Policy urges further use in entertainment, cultural sectors
(SHI YU / CHINA DAILY)
With many industries actively stepping into the realm of the metaverse, China recently launched its Three-Year Action Plan for the Innovative Development of the Metaverse Industry, which was warmly welcomed by the cultural and entertainment industries.
In September, the Ministry of Industry and Information Technology, the Ministry of Culture and Tourism, the National Radio and Television Administration, the Ministry of Education and the State-owned Assets Supervision and Administration Commission of the State Council jointly issued the action plan spanning the period from 2023 to 2025.
It sets very specific goals for various sectors and strongly supports the wide application of the metaverse — a collective virtual reality space that blurs the lines between the digital and physical worlds — in the entertainment, cultural and tourism sectors.
The action plan encourages cultural sites such as museums to provide immersive experiences for visitors in a digital format. It also urges the TV and entertainment industries to create digital anchors to offer better services for their audiences.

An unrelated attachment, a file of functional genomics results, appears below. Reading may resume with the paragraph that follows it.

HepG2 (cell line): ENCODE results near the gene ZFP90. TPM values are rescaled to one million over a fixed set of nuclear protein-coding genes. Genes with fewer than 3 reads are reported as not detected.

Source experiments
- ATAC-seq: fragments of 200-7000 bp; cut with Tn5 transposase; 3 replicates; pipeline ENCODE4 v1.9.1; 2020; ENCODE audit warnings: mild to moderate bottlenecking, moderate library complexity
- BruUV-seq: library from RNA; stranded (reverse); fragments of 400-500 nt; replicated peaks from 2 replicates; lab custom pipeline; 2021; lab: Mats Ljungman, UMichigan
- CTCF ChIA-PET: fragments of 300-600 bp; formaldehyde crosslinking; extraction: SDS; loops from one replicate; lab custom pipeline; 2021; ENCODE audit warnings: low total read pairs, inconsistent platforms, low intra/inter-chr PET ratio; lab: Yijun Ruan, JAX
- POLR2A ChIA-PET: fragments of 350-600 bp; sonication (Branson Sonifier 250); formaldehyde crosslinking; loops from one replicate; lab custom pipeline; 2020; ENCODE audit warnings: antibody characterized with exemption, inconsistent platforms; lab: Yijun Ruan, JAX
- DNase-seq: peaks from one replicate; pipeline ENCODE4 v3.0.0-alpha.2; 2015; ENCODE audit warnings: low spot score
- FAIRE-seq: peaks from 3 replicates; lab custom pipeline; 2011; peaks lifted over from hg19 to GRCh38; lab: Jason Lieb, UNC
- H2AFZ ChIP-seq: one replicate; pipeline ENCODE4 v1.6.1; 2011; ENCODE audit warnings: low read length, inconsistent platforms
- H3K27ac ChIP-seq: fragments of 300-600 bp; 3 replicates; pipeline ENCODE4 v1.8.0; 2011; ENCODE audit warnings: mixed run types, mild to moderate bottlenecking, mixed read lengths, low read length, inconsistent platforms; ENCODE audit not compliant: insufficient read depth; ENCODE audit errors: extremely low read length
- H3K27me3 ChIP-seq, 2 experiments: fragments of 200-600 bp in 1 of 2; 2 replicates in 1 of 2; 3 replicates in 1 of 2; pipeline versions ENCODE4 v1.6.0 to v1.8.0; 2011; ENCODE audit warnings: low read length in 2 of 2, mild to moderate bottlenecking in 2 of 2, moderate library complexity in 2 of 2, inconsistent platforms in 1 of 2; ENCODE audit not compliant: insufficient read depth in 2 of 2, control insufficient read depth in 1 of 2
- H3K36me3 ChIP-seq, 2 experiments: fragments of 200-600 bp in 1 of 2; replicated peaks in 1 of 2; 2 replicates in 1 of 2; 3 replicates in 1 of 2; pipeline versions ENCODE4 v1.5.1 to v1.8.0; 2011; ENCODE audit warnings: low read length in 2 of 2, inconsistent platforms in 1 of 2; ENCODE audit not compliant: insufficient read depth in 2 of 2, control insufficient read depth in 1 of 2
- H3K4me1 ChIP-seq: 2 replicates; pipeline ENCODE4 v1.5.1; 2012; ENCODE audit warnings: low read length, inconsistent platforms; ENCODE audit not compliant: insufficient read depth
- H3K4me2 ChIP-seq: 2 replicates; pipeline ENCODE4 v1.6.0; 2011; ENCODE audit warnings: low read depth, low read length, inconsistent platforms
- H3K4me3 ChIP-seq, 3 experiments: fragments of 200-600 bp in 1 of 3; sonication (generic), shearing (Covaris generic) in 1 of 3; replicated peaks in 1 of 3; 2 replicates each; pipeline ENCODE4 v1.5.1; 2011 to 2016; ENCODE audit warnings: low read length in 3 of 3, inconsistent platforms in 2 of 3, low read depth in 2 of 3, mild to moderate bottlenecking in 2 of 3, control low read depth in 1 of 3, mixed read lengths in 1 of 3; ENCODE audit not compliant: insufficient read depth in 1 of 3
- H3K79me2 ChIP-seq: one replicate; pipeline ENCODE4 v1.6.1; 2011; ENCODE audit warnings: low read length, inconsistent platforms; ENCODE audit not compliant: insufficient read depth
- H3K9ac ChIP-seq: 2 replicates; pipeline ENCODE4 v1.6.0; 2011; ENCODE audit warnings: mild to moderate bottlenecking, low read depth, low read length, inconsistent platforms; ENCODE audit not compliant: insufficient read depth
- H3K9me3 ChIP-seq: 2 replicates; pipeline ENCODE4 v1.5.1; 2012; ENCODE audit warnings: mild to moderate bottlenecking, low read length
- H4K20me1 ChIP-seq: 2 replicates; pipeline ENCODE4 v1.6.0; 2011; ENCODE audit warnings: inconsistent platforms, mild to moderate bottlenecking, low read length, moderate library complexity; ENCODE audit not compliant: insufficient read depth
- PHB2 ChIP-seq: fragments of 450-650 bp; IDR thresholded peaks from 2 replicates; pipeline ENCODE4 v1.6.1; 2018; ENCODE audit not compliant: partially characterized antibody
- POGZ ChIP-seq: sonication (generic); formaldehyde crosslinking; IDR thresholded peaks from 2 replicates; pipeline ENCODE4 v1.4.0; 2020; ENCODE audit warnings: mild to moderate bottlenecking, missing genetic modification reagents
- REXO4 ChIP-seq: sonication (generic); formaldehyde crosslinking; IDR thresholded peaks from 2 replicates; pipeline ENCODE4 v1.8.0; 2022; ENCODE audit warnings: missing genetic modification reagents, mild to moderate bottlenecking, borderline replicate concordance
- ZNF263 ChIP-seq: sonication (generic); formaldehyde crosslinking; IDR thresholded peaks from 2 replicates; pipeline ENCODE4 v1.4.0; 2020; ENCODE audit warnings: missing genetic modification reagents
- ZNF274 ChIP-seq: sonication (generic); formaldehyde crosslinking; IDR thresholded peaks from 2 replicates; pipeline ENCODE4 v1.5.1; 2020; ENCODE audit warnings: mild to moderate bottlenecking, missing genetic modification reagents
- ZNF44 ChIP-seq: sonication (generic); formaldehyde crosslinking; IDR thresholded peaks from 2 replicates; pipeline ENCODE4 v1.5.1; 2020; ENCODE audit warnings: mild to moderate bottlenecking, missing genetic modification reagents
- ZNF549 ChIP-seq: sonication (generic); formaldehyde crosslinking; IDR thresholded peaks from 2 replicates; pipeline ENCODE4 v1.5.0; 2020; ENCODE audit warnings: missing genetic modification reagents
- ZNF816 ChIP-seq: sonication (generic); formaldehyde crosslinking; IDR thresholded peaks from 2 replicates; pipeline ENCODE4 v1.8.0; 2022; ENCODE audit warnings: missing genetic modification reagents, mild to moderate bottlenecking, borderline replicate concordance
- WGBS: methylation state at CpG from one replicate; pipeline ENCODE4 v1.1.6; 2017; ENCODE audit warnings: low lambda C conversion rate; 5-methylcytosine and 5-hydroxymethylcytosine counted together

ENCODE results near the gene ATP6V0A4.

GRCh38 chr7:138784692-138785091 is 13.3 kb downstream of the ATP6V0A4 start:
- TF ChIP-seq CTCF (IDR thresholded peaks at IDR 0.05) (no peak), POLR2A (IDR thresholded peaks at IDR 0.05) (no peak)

"It's the first national-level policy to support the application of the metaverse," said Zang Zhipeng, an expert with the China Cultural Industry Association.
This year, many provincial-level regions, including Beijing, Shanghai, Chongqing and the provinces of Zhejiang, Jiangsu and Sichuan, released action plans for promoting the development of the metaverse in the cultural and entertainment sectors.
Zang said that these government policies coupled with passionate investors have fueled the development of the metaverse in the cultural industry. Many related programs have been operating successfully at cultural sites and large events across the country.
A visitor checks out metaverse equipment during the 5th China International Import Expo in Shanghai in November 2023. (PHOTO / XINHUA)
Examples of the efficient use of metaverse technology have been on display recently.
At the opening ceremony for the 19th Asian Games in Hangzhou, Zhejiang, in September, the cauldron was lit by 100 million digital torchbearers as well as those in the physical world. It was the first time that a flame was ignited by an integration of efforts made in the physical and virtual worlds.